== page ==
This programme offers a genuinely inter-disciplinary approach to European studies for law students in order to analyse how our understanding of the nature of the European Union is shaped by our particular disciplinary perspectives. Students will be challenged to think outside the box of their discipline within the core modules and to develop their discursive skills in relation to their twin discipline. Members of staff in the Sutherland School of Law have engaged in major research in this area spanning the full range of European Law from the institutional structure of the EU to critiques of existing area of EU law such as competition law and environmental law.
- To understand and think critically about the intersections between law, politics and international relations that come to the fore in the study of EU law;
-To apply their knowledge and understanding of EU law, political theory and international relations to real and hypothetical factual situations;
-To conduct independent research and write coherent, well-structured papers.
The Sutherland School of Law offers a wide range of modules for the Masters programmes. Modules of especial interest to those undertaking this programme include:
Law and Governance of the EU asks the question: what is the role of law in the governance of the EU? This involves identifying and analysing the nature of the rule of law, the constitutionalisation of the EU and the nature of governance in general and in the EU in particular. Having briefly reviewed EU legal structures, the module turns to specific examples of governance structures in the EU especially networks and soft law noting their relationship with hard law and the extent to which they challenge or meet rule of law requirements such as accountability. In the process the interplay of law and governance in particular sectors such as fiscal governance, competition and the internal market are analysed.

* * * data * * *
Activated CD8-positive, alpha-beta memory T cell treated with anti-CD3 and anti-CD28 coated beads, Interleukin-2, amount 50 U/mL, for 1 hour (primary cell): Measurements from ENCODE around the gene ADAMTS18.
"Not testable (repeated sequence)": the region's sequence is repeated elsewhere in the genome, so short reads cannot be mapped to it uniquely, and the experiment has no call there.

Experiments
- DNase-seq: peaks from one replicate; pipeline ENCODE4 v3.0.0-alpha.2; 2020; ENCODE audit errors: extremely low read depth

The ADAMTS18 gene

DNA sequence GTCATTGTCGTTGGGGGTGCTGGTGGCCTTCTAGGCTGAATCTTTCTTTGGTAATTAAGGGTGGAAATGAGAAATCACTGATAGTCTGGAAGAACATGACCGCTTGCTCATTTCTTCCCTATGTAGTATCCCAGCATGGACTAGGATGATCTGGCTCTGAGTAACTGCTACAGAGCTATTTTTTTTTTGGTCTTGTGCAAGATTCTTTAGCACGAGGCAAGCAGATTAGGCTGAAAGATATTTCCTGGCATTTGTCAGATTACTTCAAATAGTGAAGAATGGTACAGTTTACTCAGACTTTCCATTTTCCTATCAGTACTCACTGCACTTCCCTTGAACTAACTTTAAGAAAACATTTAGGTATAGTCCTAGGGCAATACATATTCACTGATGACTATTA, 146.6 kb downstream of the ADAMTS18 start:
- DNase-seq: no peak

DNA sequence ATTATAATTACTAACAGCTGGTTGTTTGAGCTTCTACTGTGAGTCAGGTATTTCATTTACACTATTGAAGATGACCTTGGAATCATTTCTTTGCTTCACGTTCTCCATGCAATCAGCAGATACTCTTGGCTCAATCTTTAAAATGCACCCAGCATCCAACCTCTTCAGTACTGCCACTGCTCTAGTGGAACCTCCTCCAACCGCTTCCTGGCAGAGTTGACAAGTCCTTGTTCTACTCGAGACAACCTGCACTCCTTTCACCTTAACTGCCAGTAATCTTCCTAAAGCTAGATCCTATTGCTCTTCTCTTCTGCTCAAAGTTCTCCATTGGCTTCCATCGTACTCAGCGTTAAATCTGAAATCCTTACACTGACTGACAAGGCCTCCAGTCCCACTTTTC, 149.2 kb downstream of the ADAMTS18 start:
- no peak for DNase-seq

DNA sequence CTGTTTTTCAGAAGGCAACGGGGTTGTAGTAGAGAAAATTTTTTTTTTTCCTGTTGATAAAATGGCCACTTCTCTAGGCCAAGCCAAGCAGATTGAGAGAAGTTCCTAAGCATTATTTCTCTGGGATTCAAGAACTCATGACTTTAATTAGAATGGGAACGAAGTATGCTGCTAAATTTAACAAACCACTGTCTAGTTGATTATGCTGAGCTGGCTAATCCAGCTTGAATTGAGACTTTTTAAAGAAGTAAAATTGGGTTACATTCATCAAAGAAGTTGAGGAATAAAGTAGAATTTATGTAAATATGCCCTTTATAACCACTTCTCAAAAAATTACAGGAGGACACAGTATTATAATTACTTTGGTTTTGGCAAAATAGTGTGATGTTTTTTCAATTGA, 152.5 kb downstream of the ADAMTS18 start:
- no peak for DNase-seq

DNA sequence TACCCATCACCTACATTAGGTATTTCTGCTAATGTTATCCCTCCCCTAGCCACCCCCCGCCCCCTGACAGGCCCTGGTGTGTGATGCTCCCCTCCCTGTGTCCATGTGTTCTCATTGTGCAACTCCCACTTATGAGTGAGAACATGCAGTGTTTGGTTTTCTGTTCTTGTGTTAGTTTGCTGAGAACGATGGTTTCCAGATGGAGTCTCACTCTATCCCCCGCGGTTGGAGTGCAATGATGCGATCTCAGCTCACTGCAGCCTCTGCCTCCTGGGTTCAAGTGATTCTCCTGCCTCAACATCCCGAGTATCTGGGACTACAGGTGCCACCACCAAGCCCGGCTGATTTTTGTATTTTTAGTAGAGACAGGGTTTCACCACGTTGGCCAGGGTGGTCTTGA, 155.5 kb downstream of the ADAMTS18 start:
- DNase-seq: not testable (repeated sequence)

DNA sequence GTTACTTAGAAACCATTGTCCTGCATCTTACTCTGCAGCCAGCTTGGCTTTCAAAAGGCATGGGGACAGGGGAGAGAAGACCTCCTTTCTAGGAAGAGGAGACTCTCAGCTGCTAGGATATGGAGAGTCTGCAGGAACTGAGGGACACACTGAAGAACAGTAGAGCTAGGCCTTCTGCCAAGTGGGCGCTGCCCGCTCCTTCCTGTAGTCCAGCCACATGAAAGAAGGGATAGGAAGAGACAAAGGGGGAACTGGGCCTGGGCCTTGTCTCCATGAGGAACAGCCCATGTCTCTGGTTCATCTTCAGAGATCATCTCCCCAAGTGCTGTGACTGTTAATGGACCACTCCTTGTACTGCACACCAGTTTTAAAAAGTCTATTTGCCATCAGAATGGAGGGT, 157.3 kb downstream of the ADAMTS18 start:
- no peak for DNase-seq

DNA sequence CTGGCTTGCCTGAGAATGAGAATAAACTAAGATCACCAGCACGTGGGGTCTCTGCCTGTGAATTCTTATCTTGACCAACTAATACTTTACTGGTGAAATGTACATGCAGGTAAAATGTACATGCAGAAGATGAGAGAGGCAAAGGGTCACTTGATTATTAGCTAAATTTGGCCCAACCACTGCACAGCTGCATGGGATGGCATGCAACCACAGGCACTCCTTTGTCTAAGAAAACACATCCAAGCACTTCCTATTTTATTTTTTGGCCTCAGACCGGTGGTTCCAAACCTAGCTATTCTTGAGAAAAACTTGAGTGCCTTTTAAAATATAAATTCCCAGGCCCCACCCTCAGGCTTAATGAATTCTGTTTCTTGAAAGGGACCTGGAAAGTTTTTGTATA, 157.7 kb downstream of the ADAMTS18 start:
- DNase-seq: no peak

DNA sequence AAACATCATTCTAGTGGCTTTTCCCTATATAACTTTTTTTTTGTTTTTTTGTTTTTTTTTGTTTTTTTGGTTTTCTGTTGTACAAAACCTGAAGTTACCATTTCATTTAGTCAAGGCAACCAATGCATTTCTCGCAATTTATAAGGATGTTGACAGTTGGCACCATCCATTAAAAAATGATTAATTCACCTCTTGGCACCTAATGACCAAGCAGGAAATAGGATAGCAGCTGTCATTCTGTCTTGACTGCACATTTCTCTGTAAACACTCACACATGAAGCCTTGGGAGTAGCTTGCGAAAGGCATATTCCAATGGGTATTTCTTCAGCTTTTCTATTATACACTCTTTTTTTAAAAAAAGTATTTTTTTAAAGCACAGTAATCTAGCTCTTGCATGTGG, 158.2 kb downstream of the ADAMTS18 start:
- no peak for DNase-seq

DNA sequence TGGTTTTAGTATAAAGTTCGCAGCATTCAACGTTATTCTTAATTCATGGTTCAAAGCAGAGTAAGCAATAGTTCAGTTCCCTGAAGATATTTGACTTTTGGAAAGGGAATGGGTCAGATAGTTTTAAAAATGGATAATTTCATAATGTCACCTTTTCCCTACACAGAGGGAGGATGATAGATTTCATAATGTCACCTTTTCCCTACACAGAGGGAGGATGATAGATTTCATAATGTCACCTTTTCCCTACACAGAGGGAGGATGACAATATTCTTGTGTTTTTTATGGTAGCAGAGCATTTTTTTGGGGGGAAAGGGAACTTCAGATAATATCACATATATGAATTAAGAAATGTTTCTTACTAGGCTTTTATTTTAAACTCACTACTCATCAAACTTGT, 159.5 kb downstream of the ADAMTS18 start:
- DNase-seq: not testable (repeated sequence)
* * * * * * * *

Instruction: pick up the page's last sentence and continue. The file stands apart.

The Politics of International Law aims to explore the inter-relationships between international law and politics by considering a number of issues and concepts from legal, moral and political perspectives. The issues will include the nature, structure and institutions of international law, global governance, the role of international courts, statehood and other actors of international law and politics, as well as the politics of international criminal law. The concepts will address normativity, authority, as well as accountability, justice, and international ethics.
Comparative European Politics aims to provide an advanced understanding of major theoretical, empirical and substantive issues in the politics of Europe, both at domestic and EU-levels. After examining the methodology of comparison, the module's primary focus is on the political systems of Europe and the European Union in a comparative context, through the prisms of executive-legislative relations, political parties, elections, and patterns of political representation.
The Comparative International and European Law (CIEL) programme is an exchange programme for registered full-time LLM students. The programme includes joint thesis supervision with academic colleagues at both the home and host institution. Upon successful completion students are awarded the CIEL certificate in addition to their LLM award.
Maastricht University (Courses through English: English as first language or an overall score of score 6.5 in IELTS)
Universität Mannheim (Courses through German: German as first language, Leaving Certificate B2 or equivalent)
Universitat Pompeu Fabra (Courses through English: English as first language or an overall score of score 6.5 in IELTS)
Université Toulouse 1 Capitole (Courses through French: French as first language, Leaving Certificate B2 or equivalent)
University of Antwerp (Courses through English: English as first language or an overall score of score 6.5 in IELTS)
University of Zagreb (Courses through English: English as first language or an overall score of score 6.5 in IELTS)
Students admitted to LLM programmes holding a 2:1 in their undergraduate Law degree and relevant language results are eligible to apply in late September/Early October when they have begun their programme. Spaces are allocated on a competitive basis. Open to September start students only.
LLM Exchange to the University of Melbourne
Sutherland School of Law will offer one full-time registered LLM, September start, student the opportunity to spend Semester Two of their full-time LLM programme in the University of Melbourne. This is open only to students admitted to an LLM programme holding a high 2:1 in their undergraduate Law degree. Allocation will be based on academic performance to date and interview. Application to this will open in October.
Additional Notes for Applicants:
-Please note that the Part Time programme has the same timetable as the full time programme but is held over 2 years rather than 1 year.
-January start full time students will be expected to submit a dissertation title as soon as they have registered for the programme, January, and will have to submit a proposal and poster within the first weeks of their first semester.
-There will be dissertation seminars in weeks 1-4 on Tuesdays and Wednesdays 11-1pm (Jan-May term)